Cummins Helps Fuel a Community’s Commitment to STEM

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Making people’s lives better by unleashing the Power of Cummins may seem like a simple statement but it’s what guides 54,000 Cummins employees. Today, Cummins engineers are working together to build a brighter future through a lightweight engine that produces zero emissions. Although the engine does not work, employees are using it to turbocharge the minds of aspiring engineers.

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A “Fab Lab” in Stoughton, Wisconsin is inspiring greater student interest, community engagement, and Cummins employee mentoring in science, technology, engineering and mathematics (STEM).

In Stoughton, Wisconsin more than 30 young women constructed a QSK95 engine using just Legos with the help from Cummins Emission Solutions (CES) and Cummins Filtration (CF) employees.  This event was part of Stoughton’s ongoing efforts to increase interest, diversity and access in science, technology, engineering and mathematics, or STEM.

“We want to show girls that engineering is all around them,” Alyssa Arend, a CES Chemical Engineer, said. “One-on-one interaction with Cummins engineers provides a great opportunity to discuss girls’ interests and what engineering means as a career.”

Cummins employees are not only leading LEGO® builds but they are also engaging with local students through the Stoughton Area School District’s “Fab Lab” or Digital Fabrication Laboratory. In 2012, Cummins helped bring the global MIT program to Stoughton to encourage greater STEM entrepreneurship using 3D printing, laser cutting, engraving, milling and other technical activities.

“I read about Fab Lab while on vacation and took it to my Community Involvement Team (CIT), which tasked me to pursue its feasibility with our local schools,” Mike Connor, a retired Mechanical Engineer from Cummins’ Research and Development, said. “From there I led a VOC (voice of customer) at the school to identify our needs and applied for Cummins Foundation support to fill our gaps.”

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Cummins employees from Stoughton, Wisconsin help a group of girls construct a model QSK95 engine. Lego builds are part of Stoughton’s efforts to increase diversity in science, technology, engineering and mathematics (STEM).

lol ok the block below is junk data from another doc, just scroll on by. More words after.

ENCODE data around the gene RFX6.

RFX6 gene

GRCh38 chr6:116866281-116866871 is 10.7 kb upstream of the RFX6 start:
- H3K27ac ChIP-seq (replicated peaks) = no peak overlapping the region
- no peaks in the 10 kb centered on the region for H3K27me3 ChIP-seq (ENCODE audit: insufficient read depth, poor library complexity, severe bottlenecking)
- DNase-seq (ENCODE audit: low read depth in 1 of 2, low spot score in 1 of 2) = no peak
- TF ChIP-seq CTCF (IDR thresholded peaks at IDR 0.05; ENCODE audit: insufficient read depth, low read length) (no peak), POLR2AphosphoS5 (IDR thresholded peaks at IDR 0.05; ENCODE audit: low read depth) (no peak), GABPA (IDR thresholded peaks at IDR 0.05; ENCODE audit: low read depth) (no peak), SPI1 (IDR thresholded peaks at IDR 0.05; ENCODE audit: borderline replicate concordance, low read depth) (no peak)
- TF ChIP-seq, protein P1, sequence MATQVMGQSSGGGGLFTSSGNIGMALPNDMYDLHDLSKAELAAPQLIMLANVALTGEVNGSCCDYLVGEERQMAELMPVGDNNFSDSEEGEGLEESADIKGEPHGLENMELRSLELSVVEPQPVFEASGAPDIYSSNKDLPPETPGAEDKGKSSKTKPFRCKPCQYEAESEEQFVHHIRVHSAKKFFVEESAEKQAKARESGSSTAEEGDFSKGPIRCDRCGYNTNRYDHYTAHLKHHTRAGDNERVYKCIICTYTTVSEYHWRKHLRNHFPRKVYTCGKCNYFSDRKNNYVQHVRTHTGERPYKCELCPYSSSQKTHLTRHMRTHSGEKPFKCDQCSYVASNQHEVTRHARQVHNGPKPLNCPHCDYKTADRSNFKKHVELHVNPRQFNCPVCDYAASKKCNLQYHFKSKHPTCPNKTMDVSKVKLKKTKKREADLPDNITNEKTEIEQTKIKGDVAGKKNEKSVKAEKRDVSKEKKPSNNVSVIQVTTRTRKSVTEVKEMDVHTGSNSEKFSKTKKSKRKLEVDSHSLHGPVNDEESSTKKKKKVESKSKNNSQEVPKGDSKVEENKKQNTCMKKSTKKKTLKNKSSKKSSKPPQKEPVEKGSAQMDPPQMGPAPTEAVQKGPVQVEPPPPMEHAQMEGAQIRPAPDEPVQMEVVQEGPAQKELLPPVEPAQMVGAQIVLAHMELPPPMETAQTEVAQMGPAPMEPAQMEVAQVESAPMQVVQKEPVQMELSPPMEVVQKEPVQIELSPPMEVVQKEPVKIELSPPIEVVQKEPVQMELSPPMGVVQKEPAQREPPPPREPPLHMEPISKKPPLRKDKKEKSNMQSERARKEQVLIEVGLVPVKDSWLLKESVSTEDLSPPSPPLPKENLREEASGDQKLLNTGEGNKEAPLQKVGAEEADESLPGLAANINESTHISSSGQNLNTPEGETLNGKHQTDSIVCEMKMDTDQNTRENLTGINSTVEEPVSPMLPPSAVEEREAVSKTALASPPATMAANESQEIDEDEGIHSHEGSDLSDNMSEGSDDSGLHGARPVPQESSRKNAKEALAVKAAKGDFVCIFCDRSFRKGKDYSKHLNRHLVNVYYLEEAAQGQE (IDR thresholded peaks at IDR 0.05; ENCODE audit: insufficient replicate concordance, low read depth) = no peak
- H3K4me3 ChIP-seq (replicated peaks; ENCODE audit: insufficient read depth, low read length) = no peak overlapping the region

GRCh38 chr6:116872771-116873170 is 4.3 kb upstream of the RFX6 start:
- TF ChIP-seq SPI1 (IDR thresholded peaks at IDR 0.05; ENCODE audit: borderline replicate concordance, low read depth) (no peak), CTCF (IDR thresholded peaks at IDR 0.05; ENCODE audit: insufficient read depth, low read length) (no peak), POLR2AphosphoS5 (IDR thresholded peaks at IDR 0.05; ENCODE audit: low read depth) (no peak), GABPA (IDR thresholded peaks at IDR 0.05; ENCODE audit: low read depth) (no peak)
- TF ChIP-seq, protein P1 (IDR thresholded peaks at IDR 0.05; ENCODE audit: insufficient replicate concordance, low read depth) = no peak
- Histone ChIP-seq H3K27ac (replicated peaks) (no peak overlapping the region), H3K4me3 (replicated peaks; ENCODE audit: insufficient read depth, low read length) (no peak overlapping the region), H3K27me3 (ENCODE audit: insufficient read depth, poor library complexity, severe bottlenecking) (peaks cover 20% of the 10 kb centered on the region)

Connor and school leaders also recruited local business and foundation partners to provide half of the program’s needed funding to ensure its long-term sustainability. Today, The Fab Lab is up and running in Stoughton’s high school and is accessible nights and weekends for adult entrepreneurs who want to learn and experiment. Their engagement, commitment and investment to the organization is paying off.

When Stoughton’s Fab Lab started, just three percent of the program’s participating students were female. Now more than 20 percent of Fab Lab’s enrollees are females. In the future, Cummins employees would like to increase that number to 50 percent.

“We always ask ‘How do we get the next generation into technical fields in a cool way?’” Robert Porter, a Test Engineering Manager and Stoughton’s Education Subcommittee Leader, said. “When students show off their projects you can see the light in their eyes.”

As the young girls attach their respective LEGOs®, their excitement reflected off the shiny red and plastic engine that they helped build.

The LEGO® QSK95 engine travels around the country, creating excitement at events on college campuses, diversity career fairs, as well as the Cummins headquarters in Columbus, Indiana.

LEGO®, the LEGO® logo and the Minifigure® are trademarks of The LEGO Group.

Additional Resources: Check out the YouTube video below to take a look inside the Stoughton Fab Lab.

Want to see an actual Cummins QSK95 LEGO® build? Check out the video below.

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